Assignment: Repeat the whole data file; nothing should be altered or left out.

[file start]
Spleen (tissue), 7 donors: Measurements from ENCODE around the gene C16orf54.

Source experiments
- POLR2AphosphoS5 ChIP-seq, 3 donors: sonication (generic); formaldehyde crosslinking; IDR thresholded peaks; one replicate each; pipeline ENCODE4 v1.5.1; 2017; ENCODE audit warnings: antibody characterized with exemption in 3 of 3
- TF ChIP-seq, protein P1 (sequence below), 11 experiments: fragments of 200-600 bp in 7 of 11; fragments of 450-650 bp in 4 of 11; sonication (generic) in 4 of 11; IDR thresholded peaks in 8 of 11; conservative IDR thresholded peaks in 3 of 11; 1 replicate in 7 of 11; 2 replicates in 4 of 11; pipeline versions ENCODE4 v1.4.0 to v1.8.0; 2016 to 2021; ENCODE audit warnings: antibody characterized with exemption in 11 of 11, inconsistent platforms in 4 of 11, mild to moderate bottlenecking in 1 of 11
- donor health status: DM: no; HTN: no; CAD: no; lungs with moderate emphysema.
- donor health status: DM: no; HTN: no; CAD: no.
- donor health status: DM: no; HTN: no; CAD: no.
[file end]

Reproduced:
Spleen (tissue), 7 donors: Measurements from ENCODE around the gene C16orf54.

Source experiments
- POLR2AphosphoS5 ChIP-seq, 3 donors: sonication (generic); formaldehyde crosslinking; IDR thresholded peaks; one replicate each; pipeline ENCODE4 v1.5.1; 2017; ENCODE audit warnings: antibody characterized with exemption in 3 of 3
- TF ChIP-seq, protein P1 (sequence below), 11 experiments: fragments of 200-600 bp in 7 of 11; fragments of 450-650 bp in 4 of 11; sonication (generic) in 4 of 11; IDR thresholded peaks in 8 of 11; conservative IDR thresholded peaks in 3 of 11; 1 replicate in 7 of 11; 2 replicates in 4 of 11; pipeline versions ENCODE4 v1.4.0 to v1.8.0; 2016 to 2021; ENCODE audit warnings: antibody characterized with exemption in 11 of 11, inconsistent platforms in 4 of 11, mild to moderate bottlenecking in 1 of 11
- donor health status: DM: no; HTN: no; CAD: no; lungs with moderate emphysema.
- donor health status: DM: no; HTN: no; CAD: no.
- donor health status: DM: no; HTN: no; CAD: no.